The Gulag archipelago, the 500 or so labor camps, mostly in Siberia, was used to put away Soviet dissidents from the early 1930s to the late 1950s. One of these camps was KarLag, really a collection of camps, with its administrative center in the town of Dolinka, some 45 kilometers outside Karaganda.
Karlag hosted some 300000 prisoners over its 28 year lifespan, the maximum number of concurrent prisoners being just over 60000, though that would not have included direct families of those incarcerated, who often would travel with the convict to his new abode. Death rates were high, in some years reaching a stunning 30%.
The prisoners, all Soviets, as the Japanese and German prisoners of war were put up in nearby Spassk, to the south of Karaganda, were mostly put to work in mining, but also were used to construct the buildings of Dolinka.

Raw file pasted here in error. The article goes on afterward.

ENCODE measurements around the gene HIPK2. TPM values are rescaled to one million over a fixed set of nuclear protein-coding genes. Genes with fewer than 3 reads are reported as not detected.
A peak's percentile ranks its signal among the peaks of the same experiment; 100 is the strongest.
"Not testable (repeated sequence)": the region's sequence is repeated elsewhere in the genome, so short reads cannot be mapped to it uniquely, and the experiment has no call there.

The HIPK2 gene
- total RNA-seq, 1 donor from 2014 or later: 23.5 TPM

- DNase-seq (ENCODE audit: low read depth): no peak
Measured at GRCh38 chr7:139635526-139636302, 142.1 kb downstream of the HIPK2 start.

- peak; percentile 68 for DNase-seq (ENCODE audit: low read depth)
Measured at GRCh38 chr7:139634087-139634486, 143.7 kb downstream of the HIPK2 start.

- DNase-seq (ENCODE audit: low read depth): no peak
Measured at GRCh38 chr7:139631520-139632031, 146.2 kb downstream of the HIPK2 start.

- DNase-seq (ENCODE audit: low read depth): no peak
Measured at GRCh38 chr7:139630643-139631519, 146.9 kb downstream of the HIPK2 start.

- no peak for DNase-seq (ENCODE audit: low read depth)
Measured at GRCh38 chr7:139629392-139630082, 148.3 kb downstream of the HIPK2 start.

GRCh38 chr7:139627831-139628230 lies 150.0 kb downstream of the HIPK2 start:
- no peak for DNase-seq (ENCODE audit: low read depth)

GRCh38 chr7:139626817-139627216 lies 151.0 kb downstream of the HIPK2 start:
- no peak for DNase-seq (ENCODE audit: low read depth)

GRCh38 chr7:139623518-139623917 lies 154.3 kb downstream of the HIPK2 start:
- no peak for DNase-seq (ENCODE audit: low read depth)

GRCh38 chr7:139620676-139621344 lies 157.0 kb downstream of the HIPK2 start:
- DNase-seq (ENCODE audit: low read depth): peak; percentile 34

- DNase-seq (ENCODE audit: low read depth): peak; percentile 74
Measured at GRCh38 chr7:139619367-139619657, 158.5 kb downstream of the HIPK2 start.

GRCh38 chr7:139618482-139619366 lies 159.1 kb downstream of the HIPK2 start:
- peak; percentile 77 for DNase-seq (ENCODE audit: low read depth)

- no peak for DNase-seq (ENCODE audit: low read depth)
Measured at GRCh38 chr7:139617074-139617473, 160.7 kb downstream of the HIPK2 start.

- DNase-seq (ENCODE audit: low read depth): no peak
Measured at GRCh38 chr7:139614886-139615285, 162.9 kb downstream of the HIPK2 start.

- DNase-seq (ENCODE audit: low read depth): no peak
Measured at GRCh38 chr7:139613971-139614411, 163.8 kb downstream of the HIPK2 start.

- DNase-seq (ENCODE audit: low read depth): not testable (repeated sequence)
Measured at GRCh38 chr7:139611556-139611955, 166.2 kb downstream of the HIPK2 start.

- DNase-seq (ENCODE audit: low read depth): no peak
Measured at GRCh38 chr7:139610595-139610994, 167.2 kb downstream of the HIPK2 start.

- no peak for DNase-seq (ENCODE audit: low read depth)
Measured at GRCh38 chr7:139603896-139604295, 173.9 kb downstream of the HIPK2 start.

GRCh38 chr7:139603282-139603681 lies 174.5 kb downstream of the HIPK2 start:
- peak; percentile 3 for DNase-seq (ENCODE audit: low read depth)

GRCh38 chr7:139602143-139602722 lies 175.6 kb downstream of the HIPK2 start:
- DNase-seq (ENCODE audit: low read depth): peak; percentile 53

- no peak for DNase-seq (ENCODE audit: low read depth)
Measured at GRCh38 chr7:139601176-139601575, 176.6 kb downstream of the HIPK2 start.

The main administrative building is now the Karlag museum.
The museum is well worth it, particularly with the English tour that is on offer, but it’s also very much out of the way. I asked how many visitors they get, and was told it’s typically 30 to 40 per day, but I’m quite sure I was the first tourist to walk through the doors that day.
Amazingly, 90% of bullets shot by the Soviets in the Second World War was made from Kazakh metal.
And, another interesting tidbit of information, a regular name, up to a good 50 years ago, was Mels, an acronym for Marx Engels Lenin Stalin.